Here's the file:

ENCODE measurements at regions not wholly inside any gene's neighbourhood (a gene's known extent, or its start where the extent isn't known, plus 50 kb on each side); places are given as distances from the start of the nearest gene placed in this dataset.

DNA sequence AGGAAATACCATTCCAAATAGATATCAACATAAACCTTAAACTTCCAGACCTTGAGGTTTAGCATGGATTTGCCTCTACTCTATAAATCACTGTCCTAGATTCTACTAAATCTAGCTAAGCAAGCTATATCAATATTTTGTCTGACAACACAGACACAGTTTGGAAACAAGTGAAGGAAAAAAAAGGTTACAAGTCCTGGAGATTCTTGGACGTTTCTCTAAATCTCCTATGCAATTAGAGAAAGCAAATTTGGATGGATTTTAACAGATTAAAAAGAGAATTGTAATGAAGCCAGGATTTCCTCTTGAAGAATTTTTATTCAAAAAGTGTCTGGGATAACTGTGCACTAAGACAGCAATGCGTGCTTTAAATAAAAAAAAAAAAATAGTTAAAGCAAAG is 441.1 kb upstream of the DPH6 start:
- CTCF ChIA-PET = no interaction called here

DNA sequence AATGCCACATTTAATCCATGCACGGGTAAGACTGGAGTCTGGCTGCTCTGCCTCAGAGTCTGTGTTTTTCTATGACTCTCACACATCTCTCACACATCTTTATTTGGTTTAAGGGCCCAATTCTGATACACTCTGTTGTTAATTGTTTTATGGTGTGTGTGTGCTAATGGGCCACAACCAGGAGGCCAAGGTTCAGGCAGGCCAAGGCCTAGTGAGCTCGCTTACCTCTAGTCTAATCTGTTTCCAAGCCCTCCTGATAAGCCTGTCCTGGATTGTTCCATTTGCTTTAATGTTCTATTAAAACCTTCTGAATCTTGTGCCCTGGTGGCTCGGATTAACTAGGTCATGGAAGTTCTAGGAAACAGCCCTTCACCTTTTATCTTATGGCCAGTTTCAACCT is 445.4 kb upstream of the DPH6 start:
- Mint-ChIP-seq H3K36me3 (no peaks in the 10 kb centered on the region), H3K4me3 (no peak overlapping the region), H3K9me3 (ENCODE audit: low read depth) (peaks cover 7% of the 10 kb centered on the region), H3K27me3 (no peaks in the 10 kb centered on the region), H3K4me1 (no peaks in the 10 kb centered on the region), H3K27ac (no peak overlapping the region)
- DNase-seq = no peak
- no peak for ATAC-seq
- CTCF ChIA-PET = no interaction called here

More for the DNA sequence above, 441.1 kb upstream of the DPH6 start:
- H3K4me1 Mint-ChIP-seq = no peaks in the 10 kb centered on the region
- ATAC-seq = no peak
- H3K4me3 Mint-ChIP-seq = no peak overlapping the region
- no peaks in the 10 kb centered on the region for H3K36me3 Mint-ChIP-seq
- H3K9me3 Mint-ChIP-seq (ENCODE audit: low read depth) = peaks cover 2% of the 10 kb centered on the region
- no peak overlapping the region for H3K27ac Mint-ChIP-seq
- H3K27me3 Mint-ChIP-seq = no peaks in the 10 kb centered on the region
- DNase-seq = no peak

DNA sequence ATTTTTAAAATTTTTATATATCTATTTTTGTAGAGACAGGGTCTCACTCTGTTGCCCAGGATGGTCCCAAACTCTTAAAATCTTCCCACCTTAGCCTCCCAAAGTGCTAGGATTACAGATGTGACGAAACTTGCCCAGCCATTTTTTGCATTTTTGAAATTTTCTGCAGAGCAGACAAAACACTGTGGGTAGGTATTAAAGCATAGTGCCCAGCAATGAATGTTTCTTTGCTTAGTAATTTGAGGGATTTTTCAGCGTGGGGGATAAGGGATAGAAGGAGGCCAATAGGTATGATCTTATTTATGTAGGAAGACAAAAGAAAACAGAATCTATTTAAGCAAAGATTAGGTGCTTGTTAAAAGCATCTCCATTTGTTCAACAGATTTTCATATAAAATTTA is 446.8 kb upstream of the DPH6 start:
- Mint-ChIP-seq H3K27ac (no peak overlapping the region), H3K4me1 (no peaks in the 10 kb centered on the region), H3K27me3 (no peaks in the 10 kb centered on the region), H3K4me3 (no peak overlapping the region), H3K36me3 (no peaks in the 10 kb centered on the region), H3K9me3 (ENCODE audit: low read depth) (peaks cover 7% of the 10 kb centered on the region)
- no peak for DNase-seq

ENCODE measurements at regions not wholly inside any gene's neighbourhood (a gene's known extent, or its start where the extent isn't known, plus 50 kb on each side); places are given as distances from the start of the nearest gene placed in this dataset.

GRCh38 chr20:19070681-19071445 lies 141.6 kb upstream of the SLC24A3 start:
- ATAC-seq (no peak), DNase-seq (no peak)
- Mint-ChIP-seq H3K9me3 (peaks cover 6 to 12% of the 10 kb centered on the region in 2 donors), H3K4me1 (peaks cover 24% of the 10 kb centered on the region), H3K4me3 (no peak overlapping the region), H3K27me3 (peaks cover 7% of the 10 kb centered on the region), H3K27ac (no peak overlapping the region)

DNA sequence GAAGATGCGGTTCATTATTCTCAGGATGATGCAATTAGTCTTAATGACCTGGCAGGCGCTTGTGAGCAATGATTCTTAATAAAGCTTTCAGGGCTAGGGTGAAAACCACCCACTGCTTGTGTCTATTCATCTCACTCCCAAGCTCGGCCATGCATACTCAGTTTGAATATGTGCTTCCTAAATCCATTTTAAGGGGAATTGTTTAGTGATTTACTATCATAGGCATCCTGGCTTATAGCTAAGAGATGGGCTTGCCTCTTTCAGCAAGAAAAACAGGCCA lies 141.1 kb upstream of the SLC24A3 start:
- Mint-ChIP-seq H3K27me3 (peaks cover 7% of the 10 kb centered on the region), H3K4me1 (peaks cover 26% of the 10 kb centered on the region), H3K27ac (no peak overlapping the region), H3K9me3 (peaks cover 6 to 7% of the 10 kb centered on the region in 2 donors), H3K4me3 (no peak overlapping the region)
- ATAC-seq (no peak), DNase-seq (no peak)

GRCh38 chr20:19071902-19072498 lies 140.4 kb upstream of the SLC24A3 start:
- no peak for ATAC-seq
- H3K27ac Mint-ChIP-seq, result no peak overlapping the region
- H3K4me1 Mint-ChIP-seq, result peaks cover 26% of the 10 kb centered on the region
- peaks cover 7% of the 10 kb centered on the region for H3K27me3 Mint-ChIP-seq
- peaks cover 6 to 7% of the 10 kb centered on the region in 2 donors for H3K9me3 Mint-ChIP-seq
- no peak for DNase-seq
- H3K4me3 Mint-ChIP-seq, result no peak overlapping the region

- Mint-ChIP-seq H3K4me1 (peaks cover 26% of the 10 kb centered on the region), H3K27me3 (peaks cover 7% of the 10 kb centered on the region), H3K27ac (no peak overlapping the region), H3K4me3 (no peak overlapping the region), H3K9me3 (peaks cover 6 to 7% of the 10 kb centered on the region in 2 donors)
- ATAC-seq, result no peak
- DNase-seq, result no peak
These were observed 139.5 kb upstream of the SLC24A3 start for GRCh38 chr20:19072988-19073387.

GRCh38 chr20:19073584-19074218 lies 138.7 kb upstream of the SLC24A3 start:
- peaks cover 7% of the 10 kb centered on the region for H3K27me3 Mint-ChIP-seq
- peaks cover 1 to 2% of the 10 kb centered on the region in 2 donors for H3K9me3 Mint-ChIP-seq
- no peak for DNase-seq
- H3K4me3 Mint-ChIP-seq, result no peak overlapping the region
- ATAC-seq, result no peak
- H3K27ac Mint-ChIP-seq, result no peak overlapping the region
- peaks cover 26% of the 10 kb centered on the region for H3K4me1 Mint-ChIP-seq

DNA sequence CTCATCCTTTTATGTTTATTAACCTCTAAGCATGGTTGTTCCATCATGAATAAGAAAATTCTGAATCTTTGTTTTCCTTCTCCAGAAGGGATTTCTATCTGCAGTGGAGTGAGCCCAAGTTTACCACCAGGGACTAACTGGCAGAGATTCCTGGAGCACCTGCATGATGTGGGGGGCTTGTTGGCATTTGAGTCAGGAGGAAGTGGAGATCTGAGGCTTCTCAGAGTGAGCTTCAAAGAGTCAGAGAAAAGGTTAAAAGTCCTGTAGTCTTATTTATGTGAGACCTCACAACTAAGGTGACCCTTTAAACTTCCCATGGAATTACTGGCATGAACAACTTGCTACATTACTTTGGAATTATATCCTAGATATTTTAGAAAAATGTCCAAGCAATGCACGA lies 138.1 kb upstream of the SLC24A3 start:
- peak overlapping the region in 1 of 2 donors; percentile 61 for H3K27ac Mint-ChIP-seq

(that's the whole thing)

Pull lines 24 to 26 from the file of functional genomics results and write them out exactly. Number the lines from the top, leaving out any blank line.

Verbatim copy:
- Mint-ChIP-seq H3K9me3 (peaks cover 6 to 12% of the 10 kb centered on the region in 2 donors), H3K4me1 (peaks cover 24% of the 10 kb centered on the region), H3K4me3 (no peak overlapping the region), H3K27me3 (peaks cover 7% of the 10 kb centered on the region), H3K27ac (no peak overlapping the region)

DNA sequence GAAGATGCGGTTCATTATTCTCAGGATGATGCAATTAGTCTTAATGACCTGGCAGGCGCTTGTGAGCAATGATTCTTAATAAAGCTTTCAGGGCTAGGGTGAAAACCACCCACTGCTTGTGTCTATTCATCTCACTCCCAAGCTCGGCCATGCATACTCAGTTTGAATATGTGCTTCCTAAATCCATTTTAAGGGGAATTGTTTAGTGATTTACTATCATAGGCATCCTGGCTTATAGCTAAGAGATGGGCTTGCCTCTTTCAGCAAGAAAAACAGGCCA lies 141.1 kb upstream of the SLC24A3 start:
- Mint-ChIP-seq H3K27me3 (peaks cover 7% of the 10 kb centered on the region), H3K4me1 (peaks cover 26% of the 10 kb centered on the region), H3K27ac (no peak overlapping the region), H3K9me3 (peaks cover 6 to 7% of the 10 kb centered on the region in 2 donors), H3K4me3 (no peak overlapping the region)